Expert-built financial model templates for tech startups

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Slide 10: Team

The team slide is one of the most important: investors invest in great teams before anything else.

The slide can either include the co-founding team only, but can also include key professionals and/or advisors as well.

Include key team members if they add real value.

Also, only include advisors if they are relevant to your industry. Do you have angel investors with significant experience who advise you on strategy?

For the team membersโ€™ details, keep it simple: name, position, years of experience and/or previous companies is more than enough.

Note: add a clickable link to the respective Linkedin profiles so investors can refer to a more exhaustive resume for your team members (if relevant)

Slide 11: Roadmap

The roadmap slide tells investors where you are going and how is product going to evolve in the future. You can either keep it high-level (e.g. your long-term strategy) or more detailed (e.g. the pipeline of the near-future product features).

Investors do not just invest in your product as it is today. For example, you might only have developed a MVP with limited features for early adopters while your product could be tweaked and serve a much larger customer base in the future.

Also, you might be broadening the type of products you offer in the future. Or you might introduce premium services such as a subscription, or premium listing fees. All of these additional features are very important to add to your investment deck.

Slide 12: Financial Plan

Along with your product and the team, the financial plan slide is highly important. Unfortunately, many startups overlook the importance of financial projections in their robotics pitch deck.

Think about your audience: investors (venture capital firms or angel investors) are financially literate individuals. As such, they invest in your business to generate returns. Logically, they care a lot about your financials and more especially, the expected financial performance of your business.

Do not expect investors to make up their own plan for your startup if you havenโ€™t. As CEO, founder or entrepreneur alike, you should have a clear idea of where you are going.

As a rule of thumb, the more advanced your startup is, the more granularity you should include here. Pre-seed startups might keep it short (1 slide) yet we recommend seed and Series A+ startups to include 2 slides instead.

Note: when presenting your financials, we recommend for pre-seed startup to show 3 years. Instead, seed and Series A+ startups should include 5 years projections as investors will likely ask for it for their own return analyses purposes.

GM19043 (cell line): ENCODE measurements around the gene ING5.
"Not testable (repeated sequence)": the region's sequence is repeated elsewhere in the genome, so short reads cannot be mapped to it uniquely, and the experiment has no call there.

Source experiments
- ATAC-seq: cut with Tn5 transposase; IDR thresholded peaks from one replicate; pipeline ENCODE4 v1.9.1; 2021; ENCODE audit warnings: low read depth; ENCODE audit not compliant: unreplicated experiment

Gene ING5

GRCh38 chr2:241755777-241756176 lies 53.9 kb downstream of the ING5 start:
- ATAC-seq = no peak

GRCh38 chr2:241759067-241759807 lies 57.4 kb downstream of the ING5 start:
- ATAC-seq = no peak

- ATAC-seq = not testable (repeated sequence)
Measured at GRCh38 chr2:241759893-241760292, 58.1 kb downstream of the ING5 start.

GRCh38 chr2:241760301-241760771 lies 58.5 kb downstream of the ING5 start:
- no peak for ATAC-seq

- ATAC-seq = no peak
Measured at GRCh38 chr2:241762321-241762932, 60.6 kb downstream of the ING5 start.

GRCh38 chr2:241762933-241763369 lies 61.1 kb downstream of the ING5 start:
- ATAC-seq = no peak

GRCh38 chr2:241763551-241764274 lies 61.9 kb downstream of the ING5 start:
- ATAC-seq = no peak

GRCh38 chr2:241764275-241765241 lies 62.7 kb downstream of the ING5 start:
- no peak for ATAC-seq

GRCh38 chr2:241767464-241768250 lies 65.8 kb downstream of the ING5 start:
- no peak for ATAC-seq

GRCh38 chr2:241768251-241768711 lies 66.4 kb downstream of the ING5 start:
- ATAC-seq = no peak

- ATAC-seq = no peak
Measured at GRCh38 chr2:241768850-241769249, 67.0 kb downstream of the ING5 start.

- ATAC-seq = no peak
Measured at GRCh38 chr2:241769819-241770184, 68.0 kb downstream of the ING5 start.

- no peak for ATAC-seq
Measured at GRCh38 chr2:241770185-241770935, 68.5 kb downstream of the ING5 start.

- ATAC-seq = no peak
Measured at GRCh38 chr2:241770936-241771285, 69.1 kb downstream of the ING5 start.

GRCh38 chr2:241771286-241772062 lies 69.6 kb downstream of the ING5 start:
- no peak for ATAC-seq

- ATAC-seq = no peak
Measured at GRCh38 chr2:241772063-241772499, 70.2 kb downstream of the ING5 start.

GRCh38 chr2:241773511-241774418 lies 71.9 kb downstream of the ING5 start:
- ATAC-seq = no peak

Expert-built financial model templates for tech startups

๐Ÿ“ˆ 5-year pro forma financial model

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Slide 13: Funding Ask

All pitch decks have a clear goal: raising capital from investors. The funding ask slide is where you clearly state your ask: how much are you raising?

Read our article on how to determine how much you should raise for you startup. While raising too little creates obvious problems, raising too much isnโ€™t necessarily better.

On top of the amount, a good practice is to include a pie chart of where you will spend that money over a given period (your runway). Will you spend the bulk of it in product development to build your MVP? Or will you use a large portion in sales & marketing to commercialize your product and find product-market fit?

Our financial model templates include a cash burn dashboard where you can easily assess how much you should raise, and where you will spend your money. We also included charts ready to be included in your pitch deck. See how to use our cash burn dashboard here.

Slide 14: Contact

The contact slide is the last slide of your presentation. It has 2 main goals, this is where:

  1. You open the floor to questions from your audience when you are pitching
  2. You provide contacts (email and telephone) for investors who would only receive the PDF version of your presentation

2 Robotics Tech Pitch Deck Examples


Butlr offers a mix of wireless, battery-powered robots and artificial intelligence to track peopleโ€™s movements indoors without violating their privacy for retail and commercial applications.

Fundraising round details:

Mero Technologies

Originally an analytics platform that helps property managers improve the performance of their buildings, Mero has pivoted during the pandemic. It now provides sensors on consumables like soap, sanitizer, and monitoring of high traffic to reduce crowding.

Fundraising round details:

  • 2020
  • Seed
  • $800k

Expert-built financial model templates for tech startups

๐Ÿ“ˆ 5-year pro forma financial model

๐Ÿ“Š 20+ charts and business valuation

๐Ÿ“ž Free support